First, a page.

Padres provided Yankees easiest blueprint possible to not lose Eric Chavez
When the New York Yankees lost assistant hitting coach and “Swiss Army knife” Eric Chavez to the New York Mets last week after mere days on the job, fans were understandably frustrated.
The Yankees announced this move before Christmas and manager Aaron Boone went on the record to praise Chavez for what he could bring to the table. Then, hardly two weeks later, Chavez was able to take a promotion in Queens despite not contributing an iota of his energy to the Bombers.
Didn’t the Mets have ample time to hire Chavez before the Yankees did? Why were the Yankees allowing someone who had just signed a contract to seek job opportunities elsewhere?
According to reports, the swap was said to be made in good faith, but this further speaks to the Yankees’ lack of a cutthroat approach in any facet of the game. Why is the organization allowing new hires to immediately seek better opportunities?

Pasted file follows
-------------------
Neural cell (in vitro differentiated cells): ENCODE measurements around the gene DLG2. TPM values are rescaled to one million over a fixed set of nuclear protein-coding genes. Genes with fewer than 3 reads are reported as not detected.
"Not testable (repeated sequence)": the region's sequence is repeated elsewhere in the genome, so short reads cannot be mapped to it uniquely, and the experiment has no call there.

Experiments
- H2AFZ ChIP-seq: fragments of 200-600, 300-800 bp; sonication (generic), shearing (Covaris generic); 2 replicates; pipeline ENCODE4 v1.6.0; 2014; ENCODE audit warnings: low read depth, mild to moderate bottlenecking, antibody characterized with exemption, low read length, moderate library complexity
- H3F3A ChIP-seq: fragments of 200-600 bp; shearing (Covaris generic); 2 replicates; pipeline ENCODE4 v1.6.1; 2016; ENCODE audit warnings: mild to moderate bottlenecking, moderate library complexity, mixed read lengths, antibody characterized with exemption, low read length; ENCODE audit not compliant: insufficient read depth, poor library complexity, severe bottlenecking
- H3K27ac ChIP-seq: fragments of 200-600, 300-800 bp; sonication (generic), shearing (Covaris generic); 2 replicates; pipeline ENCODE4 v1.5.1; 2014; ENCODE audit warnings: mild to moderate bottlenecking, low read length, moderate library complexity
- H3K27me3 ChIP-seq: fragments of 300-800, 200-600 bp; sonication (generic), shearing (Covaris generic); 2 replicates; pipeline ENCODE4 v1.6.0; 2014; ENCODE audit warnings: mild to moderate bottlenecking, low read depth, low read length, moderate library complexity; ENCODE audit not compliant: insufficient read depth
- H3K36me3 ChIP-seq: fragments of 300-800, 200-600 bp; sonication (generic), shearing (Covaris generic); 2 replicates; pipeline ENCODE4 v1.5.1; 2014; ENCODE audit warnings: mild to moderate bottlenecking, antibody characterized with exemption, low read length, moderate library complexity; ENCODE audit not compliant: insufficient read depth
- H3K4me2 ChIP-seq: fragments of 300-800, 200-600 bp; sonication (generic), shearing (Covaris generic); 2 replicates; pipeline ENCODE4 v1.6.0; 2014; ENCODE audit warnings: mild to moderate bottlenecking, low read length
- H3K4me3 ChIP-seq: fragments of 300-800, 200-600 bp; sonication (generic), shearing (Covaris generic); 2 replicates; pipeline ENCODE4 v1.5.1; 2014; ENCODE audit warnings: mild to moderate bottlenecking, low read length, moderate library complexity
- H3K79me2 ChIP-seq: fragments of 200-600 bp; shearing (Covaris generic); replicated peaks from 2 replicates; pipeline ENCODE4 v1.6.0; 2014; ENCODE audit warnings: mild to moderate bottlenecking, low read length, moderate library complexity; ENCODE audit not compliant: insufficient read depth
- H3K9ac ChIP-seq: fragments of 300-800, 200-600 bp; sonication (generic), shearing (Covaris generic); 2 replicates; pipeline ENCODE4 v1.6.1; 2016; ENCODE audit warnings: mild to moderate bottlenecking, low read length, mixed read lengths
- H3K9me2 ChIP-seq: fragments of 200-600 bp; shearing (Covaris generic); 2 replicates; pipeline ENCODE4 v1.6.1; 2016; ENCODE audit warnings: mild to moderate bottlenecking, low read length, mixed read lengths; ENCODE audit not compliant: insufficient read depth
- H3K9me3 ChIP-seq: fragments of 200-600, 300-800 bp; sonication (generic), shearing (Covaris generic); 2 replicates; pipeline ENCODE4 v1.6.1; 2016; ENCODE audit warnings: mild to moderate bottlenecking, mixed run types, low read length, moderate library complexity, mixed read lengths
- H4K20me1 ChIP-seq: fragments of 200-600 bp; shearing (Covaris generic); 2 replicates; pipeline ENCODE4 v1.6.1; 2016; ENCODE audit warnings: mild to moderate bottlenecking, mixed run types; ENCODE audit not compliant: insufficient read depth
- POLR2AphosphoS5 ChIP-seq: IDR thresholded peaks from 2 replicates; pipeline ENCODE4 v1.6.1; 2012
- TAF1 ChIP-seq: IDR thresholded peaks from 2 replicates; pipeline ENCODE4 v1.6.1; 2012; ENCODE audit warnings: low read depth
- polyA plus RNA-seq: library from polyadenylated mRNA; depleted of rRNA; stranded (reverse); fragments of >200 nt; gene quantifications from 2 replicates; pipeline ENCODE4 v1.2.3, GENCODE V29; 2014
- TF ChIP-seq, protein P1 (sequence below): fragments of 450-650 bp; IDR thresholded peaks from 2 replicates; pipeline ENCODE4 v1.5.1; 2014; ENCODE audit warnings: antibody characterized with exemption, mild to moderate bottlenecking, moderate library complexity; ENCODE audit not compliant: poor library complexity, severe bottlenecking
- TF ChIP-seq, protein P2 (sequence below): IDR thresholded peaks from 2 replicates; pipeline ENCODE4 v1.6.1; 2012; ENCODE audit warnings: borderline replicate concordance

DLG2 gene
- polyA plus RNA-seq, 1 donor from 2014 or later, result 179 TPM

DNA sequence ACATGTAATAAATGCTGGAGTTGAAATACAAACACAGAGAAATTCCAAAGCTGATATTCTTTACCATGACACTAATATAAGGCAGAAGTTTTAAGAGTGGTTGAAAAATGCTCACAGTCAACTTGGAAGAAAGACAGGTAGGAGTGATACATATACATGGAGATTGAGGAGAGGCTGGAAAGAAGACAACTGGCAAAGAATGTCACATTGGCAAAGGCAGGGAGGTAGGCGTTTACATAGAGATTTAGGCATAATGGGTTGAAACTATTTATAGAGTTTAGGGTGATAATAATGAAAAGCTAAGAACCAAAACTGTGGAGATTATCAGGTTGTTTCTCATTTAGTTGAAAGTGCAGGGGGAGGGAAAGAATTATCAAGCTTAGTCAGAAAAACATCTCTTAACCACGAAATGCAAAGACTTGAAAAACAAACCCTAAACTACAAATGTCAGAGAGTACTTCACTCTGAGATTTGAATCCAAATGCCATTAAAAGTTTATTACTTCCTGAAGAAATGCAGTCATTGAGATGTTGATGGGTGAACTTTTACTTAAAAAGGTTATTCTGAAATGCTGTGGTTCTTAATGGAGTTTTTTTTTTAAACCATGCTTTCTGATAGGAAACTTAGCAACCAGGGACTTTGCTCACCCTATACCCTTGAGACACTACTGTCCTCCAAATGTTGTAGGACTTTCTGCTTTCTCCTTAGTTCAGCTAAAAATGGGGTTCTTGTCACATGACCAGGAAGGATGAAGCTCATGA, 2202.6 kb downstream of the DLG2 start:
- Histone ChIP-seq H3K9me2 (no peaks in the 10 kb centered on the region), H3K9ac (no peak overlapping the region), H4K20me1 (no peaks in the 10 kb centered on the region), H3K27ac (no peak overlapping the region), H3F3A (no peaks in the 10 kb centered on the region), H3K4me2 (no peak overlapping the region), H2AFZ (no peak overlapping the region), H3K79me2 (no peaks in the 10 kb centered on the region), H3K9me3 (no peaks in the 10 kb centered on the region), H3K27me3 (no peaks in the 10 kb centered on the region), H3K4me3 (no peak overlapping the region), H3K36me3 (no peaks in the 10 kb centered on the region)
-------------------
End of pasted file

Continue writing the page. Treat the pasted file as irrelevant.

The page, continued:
Perhaps there was a clause in Chavez’s contract that allowed this (the team has yet to comment on the departure, so we don’t know). But even so, why are they providing such outs for people who have yet to even work a day for the organization?
Couldn’t they just have done what the San Diego Padres did when they denied the Mets an opportunity to interview bench coach Ryan Flaherty?
Why didn’t the Yankees simply deny the Mets a chance to interview Eric Chavez?
The Mets were offering a “promotion” for Chavez (assistant hitting coach to hitting coach) in the same way that Flaherty would’ve moved from quality control coach to bench coach. Same situation … but with Chavez, the departure feels even stranger considering he had never been a coach on an MLB roster. It’s not like he was a longtime bench coach waiting for his opportunity as a manager.
And it’s not like he couldn’t have left the Yankees after one year on the job, either! As multiple outlets have noted, this was an “uncommon” occurrence. Why did the Yankees turn something “uncommon” into “incredibly easy”?
This franchise has lost out on far too many free agents, fallen short in far too many big games, and gotten embarrassed by chief rivals time and time again. As insignificant as it sounds, letting an assistant hitting coach you’re bullish on immediately depart to a team in the same city, when, again, you’re the New York Yankees — a label that apparently means nothing anymore — can be filed under “embarrassing.”
Now the Yankees are back at square one and need to fill an assistant coaching position when they should be focused more on their next steps for their roster post-lockout.